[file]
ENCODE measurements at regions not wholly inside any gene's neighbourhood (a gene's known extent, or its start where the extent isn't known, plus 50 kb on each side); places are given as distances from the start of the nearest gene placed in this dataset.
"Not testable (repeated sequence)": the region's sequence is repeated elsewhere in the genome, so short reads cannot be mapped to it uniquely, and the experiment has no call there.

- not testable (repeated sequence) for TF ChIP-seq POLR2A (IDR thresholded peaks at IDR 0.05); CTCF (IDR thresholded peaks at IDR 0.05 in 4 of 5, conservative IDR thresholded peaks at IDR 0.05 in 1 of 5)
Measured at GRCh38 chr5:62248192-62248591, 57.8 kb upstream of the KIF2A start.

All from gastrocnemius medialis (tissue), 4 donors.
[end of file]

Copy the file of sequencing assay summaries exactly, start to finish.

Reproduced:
ENCODE measurements at regions not wholly inside any gene's neighbourhood (a gene's known extent, or its start where the extent isn't known, plus 50 kb on each side); places are given as distances from the start of the nearest gene placed in this dataset.
"Not testable (repeated sequence)": the region's sequence is repeated elsewhere in the genome, so short reads cannot be mapped to it uniquely, and the experiment has no call there.

- not testable (repeated sequence) for TF ChIP-seq POLR2A (IDR thresholded peaks at IDR 0.05); CTCF (IDR thresholded peaks at IDR 0.05 in 4 of 5, conservative IDR thresholded peaks at IDR 0.05 in 1 of 5)
Measured at GRCh38 chr5:62248192-62248591, 57.8 kb upstream of the KIF2A start.

All from gastrocnemius medialis (tissue), 4 donors.